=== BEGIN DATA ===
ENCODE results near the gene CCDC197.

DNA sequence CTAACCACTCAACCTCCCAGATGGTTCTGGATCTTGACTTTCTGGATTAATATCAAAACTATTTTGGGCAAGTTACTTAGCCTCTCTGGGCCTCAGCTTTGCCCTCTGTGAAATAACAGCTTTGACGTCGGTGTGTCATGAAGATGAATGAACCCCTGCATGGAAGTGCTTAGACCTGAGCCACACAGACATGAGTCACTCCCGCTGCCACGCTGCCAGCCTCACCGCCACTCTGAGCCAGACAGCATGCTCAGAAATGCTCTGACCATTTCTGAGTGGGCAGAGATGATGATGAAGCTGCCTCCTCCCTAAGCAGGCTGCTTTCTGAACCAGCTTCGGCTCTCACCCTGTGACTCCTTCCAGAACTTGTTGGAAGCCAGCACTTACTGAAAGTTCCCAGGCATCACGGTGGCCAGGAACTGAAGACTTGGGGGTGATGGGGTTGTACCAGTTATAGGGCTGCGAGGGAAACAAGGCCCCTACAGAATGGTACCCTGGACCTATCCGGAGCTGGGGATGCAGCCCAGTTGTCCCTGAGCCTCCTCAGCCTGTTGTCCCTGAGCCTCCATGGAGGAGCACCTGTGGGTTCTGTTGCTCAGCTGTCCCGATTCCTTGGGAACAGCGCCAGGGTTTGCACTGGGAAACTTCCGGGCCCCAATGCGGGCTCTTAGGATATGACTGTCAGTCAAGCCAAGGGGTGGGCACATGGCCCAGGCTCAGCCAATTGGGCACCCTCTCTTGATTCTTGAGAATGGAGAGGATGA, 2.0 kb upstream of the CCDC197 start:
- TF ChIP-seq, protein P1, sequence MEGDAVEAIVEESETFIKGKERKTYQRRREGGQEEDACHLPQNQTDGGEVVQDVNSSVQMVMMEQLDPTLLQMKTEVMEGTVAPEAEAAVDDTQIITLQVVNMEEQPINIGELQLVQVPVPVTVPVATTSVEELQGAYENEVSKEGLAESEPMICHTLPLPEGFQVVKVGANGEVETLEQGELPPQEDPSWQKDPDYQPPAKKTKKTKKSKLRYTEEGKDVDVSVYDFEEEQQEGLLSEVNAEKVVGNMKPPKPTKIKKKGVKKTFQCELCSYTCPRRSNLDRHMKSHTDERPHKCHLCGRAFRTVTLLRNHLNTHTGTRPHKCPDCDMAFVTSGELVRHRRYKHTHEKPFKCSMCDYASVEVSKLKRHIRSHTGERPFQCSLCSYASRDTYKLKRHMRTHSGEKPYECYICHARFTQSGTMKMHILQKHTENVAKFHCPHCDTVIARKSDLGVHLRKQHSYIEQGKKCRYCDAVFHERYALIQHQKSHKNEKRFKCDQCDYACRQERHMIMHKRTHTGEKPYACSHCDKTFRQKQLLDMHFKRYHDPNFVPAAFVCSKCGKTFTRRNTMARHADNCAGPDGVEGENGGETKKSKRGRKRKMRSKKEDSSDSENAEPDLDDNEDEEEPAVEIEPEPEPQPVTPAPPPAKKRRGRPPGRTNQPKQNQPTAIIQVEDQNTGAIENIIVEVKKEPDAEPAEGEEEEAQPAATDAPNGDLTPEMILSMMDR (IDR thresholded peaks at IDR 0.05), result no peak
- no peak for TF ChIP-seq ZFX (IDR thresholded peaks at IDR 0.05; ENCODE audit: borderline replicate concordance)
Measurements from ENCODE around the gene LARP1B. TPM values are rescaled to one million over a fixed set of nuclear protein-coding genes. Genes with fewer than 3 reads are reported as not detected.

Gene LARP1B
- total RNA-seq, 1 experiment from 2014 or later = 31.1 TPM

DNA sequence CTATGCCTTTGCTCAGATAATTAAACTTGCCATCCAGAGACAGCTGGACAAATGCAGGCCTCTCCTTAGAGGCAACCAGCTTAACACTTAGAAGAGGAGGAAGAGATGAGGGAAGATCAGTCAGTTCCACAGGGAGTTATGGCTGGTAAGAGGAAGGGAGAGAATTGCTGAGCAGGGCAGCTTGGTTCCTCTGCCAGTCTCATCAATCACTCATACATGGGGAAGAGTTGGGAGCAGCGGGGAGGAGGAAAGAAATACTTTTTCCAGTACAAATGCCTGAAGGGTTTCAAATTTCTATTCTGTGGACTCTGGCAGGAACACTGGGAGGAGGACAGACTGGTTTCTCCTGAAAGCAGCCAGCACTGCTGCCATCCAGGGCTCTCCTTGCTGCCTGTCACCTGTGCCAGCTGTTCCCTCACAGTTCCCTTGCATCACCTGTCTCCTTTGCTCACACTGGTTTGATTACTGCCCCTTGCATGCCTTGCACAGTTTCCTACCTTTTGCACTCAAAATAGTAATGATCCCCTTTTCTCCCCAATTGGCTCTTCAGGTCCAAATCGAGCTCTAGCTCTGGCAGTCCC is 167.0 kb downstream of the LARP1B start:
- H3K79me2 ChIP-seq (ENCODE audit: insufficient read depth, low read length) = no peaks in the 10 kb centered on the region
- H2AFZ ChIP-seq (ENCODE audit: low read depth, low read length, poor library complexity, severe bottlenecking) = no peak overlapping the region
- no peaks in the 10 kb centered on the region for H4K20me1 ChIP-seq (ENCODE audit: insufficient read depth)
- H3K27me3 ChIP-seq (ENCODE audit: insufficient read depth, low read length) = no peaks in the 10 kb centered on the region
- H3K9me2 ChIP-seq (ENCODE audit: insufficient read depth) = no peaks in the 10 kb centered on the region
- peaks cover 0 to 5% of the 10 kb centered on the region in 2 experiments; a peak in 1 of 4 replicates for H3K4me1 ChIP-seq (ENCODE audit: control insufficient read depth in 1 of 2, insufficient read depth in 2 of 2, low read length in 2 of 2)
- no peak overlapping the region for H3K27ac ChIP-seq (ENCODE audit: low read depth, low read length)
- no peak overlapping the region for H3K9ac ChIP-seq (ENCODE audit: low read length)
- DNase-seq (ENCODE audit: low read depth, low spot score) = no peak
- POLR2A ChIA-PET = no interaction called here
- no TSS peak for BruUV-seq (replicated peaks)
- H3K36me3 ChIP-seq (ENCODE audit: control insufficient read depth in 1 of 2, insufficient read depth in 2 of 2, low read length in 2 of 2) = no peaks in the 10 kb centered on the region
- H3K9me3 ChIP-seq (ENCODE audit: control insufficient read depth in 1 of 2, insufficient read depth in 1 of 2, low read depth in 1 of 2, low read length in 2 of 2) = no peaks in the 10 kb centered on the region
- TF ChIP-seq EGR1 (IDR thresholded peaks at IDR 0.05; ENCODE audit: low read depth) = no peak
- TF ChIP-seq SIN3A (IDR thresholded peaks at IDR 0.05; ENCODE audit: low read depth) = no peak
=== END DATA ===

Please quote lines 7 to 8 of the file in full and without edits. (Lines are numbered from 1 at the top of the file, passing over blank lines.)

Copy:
- total RNA-seq, 1 experiment from 2014 or later = 31.1 TPM

DNA sequence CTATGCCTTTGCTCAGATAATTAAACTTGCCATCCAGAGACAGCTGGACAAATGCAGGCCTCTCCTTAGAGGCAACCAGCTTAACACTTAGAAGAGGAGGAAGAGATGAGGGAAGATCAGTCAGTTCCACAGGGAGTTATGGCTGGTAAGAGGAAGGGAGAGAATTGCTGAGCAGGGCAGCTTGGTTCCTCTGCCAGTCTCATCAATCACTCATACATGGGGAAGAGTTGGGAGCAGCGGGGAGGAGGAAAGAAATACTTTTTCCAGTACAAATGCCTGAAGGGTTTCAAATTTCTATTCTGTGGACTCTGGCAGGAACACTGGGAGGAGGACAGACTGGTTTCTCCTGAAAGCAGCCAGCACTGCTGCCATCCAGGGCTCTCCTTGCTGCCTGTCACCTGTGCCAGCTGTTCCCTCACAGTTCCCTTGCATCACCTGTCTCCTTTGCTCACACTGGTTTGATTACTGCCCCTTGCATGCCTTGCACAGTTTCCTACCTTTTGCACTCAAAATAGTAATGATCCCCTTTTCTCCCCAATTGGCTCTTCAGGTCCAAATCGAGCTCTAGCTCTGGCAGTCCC is 167.0 kb downstream of the LARP1B start: